- The White House declined to comment.
Between the lines: The Biden administration believes decreasing oil prices will help increase the pressure on Russia over Ukraine.
- Russian President Vladimir Putin discussed oil production with MBS last week, according to the Kremlin.
What’s next: The White House hopes OPEC and its allied producers will increase oil production even more at their scheduled Aug. 3 meeting.
- According to the three sources, McGurk called the upcoming OPEC+ gathering “crucial."
3. Israel-Russia tensions high over Moscow move to ban Jewish Agency
Russia's move to suspend an agency that helps Jews immigrate to Israel has led to heightened tensions between Israel and Russia that risk severely hurting the two countries' bilateral relationship.
Why it matters: It could also significantly limit the emigration of Jews from Russia to Israel at a time it is on the rise and hamper education and welfare operations among Jewish communities in Russia.
Driving the news: Not long after Yair Lapid assumed office as Israel's caretaker prime minister late last month, Russia's Justice Ministry started a legal proceeding against the Jewish Agency, which helps facilitate the immigration of Jews worldwide to Israel.
- The ministry claimed it violated Russian privacy laws by holding a database of applicants.
Behind the scenes: The Israeli government initially didn’t intervene, but two weeks ago, a series of exchanges made it increasingly clear to the Israeli government that the issue may be politically driven.
- In some conversations, Russian officials said it was a legal issue, and in others, they hinted it might be connected to Israeli policy regarding the Russian invasion of Ukraine, the Israeli officials said.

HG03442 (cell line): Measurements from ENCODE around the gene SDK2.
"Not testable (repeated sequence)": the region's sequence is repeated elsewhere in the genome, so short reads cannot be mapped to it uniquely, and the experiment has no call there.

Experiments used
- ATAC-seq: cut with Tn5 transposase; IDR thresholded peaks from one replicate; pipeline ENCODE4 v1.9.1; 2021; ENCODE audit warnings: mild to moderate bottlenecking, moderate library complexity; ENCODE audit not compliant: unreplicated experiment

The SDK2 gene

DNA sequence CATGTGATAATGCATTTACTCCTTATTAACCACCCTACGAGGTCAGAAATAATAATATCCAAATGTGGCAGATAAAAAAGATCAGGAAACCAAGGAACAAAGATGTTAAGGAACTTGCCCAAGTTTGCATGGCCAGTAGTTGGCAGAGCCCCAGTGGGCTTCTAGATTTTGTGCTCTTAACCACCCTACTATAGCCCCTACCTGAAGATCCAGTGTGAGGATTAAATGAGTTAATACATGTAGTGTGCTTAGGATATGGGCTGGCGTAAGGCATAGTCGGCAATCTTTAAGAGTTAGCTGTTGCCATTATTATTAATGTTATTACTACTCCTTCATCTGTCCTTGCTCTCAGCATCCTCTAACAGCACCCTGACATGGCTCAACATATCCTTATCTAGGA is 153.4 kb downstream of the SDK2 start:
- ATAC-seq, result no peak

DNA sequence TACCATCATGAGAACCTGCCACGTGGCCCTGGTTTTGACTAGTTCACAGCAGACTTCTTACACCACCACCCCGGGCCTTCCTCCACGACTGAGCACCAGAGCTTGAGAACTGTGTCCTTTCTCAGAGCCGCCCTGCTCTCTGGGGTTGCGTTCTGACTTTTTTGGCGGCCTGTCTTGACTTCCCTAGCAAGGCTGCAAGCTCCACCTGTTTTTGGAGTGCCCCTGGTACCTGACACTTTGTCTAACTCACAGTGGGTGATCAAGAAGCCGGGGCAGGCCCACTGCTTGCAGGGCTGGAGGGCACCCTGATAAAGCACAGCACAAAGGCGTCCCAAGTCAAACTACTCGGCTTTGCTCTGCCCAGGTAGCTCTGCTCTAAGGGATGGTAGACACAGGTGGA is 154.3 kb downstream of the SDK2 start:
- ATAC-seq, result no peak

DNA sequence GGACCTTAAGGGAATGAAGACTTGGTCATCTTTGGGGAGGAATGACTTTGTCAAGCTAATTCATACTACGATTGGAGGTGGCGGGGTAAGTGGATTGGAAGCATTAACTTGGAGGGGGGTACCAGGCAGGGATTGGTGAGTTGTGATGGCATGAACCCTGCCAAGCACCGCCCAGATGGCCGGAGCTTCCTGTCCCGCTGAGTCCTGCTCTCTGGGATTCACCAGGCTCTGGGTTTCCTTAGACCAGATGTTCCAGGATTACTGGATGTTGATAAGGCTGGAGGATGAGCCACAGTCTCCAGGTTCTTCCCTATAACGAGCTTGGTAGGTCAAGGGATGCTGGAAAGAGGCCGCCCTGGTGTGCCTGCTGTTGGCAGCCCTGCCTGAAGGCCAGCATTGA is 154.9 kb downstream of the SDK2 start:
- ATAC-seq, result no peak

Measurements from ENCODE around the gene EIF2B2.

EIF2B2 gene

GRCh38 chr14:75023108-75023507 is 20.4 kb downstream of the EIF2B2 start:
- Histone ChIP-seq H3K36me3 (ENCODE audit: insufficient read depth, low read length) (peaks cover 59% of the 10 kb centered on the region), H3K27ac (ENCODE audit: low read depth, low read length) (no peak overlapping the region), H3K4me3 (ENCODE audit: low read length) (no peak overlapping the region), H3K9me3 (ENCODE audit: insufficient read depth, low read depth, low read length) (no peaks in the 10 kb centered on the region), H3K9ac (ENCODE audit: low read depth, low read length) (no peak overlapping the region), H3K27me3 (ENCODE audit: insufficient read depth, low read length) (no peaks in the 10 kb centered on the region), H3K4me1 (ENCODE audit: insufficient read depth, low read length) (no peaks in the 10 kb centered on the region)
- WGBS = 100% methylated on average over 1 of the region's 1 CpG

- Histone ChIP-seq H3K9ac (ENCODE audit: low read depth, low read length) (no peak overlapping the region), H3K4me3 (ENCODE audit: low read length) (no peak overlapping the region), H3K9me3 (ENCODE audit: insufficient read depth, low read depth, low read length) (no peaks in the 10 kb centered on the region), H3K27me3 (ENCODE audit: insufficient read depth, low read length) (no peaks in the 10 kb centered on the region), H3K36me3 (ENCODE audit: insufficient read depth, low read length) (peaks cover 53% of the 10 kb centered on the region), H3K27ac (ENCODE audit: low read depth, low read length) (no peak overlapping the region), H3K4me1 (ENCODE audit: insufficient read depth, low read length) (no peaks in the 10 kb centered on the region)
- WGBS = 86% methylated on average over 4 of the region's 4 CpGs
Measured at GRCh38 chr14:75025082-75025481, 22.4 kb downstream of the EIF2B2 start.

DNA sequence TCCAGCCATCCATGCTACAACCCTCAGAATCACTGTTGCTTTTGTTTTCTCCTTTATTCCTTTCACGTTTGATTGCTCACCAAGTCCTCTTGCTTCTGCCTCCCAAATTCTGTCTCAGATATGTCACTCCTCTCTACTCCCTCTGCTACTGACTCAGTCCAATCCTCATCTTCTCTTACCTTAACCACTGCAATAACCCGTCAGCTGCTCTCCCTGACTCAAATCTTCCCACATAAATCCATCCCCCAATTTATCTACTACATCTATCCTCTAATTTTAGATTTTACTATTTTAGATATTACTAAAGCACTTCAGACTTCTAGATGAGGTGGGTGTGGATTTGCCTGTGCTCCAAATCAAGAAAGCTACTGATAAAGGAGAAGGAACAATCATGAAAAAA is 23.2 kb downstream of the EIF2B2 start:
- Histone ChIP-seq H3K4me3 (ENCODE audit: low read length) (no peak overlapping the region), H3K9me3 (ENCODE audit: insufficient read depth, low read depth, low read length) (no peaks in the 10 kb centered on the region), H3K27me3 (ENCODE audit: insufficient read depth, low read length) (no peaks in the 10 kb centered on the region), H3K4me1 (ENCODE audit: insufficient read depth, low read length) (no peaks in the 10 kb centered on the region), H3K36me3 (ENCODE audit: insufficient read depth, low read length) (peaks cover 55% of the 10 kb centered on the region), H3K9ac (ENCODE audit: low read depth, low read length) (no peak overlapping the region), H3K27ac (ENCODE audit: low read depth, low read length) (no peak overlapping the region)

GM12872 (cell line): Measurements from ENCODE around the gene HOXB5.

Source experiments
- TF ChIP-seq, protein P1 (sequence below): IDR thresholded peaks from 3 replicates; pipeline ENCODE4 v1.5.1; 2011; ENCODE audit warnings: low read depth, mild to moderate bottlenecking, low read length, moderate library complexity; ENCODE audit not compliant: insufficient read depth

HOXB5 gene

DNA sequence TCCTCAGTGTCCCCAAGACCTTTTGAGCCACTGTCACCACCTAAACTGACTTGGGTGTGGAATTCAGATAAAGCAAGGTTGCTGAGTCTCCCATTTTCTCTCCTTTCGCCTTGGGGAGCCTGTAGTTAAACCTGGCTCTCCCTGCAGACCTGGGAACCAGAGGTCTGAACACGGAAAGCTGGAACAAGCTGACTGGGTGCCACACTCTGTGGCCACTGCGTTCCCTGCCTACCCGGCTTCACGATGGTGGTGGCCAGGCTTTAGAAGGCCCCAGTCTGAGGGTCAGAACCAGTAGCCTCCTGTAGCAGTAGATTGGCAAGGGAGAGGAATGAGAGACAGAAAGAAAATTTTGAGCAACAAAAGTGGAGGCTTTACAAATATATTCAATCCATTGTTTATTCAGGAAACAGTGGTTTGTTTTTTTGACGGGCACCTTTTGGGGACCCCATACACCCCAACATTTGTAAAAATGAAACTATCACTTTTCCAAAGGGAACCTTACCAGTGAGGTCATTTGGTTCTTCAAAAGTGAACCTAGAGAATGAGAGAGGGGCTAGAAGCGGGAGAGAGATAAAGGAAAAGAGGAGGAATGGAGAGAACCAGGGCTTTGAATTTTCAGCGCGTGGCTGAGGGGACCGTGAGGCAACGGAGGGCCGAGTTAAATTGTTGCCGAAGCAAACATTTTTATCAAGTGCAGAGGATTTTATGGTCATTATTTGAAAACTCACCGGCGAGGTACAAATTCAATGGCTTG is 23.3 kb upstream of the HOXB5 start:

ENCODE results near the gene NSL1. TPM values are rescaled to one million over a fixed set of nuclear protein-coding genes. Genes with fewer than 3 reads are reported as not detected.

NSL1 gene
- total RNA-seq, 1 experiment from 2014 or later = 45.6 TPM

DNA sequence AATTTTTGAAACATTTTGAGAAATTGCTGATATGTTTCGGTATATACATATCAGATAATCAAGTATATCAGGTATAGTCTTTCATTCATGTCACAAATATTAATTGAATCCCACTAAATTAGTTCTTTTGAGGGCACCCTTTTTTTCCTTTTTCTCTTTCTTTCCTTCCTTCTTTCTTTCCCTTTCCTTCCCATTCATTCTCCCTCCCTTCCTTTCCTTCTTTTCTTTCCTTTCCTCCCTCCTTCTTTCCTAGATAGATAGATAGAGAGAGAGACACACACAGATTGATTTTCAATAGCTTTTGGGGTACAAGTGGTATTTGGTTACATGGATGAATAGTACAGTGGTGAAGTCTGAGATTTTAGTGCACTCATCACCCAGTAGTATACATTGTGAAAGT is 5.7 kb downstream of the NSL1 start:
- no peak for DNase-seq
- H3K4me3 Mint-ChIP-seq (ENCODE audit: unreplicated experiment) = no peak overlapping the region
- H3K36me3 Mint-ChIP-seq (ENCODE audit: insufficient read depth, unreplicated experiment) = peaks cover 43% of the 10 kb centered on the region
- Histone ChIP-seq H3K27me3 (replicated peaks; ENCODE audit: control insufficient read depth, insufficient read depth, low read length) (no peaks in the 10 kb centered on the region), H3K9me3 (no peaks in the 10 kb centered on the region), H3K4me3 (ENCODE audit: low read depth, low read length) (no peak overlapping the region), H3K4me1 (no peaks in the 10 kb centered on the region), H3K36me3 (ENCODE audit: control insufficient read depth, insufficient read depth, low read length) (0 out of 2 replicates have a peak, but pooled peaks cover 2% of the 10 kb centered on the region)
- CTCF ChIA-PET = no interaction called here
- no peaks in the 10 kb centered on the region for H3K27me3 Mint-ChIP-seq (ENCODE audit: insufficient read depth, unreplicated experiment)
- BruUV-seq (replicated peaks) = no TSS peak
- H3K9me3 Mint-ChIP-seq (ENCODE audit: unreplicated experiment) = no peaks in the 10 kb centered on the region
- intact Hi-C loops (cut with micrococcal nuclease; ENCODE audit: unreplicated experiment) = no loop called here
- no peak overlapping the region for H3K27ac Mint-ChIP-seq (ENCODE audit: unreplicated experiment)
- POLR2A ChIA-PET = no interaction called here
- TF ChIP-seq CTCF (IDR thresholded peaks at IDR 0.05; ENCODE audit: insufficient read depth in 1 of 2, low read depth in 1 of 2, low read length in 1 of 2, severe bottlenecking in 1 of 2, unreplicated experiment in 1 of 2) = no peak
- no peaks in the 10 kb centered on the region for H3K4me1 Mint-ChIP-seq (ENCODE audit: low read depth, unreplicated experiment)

- After a meeting with senior ministers about the crisis on Sunday, Lapid said publicly that suspending the work of the Jewish Agency will have consequences for bilateral relations and in private ordered the Foreign Ministry to prepare a set of responses, according to sources who attended the meeting.
The other side: The Russian government spoke publicly about the issue for the first time yesterday, with Foreign Ministry spokesperson Maria Zakharova saying the issue was legal, not political, but also hinting that Lapid has taken a biased anti-Russian position during the war in Ukraine.
- Putin’s spokesperson Dmitry Peskov, who spoke shortly after Zakharova, also said the matter was legal and added that Russia doesn’t want it to influence the bilateral relationship with Israel. Peskov didn’t mention Ukraine.
Between the lines: While Israel has rejected calls to provide advanced weaponry to Kyiv, it has gradually taken a more pro-Ukraine position than it did when Russia's invasion began in February.
State of play: Lapid issued a statement later on Tuesday welcoming Peskov’s remarks, stressing the importance of the bilateral relationship and proposing to start a dialogue on the issue of the Jewish Agency.
- Israeli officials said they feel Peskov’s comments were a sign that the Kremlin doesn’t want a crisis with Israel and that the issue will be solved.
What's next: An Israeli legal delegation will travel to Moscow this evening for talks with Russian officials about the legal procedure around the work of the Jewish Agency in the country, the Israeli Prime Minister’s Office said.
- The Russian government approved the meetings with the delegation and gave visas to its members on Wednesday — six days after Israel requested them.
- Israeli officials hope this is another sign of Russian willingness to solve the crisis.
What to watch: The Moscow court is expected to hold a hearing about the Jewish Agency case on Thursday. It is unclear when it will issue a ruling.
4. Rift grows between Ankara and Baghdad after northern Iraq attack
The attack that killed nine tourists in northern Iraq last week opened a significant rift between Ankara and Baghdad and could significantly impact Turkey’s military plans in Iraq and Syria, Menekse Tokyay writes for Axios from Ankara.
Driving the news: The tourists, including a child, were killed last Wednesday after artillery shells hit a park in the Duhok governorate in the Kurdish region of Iraq.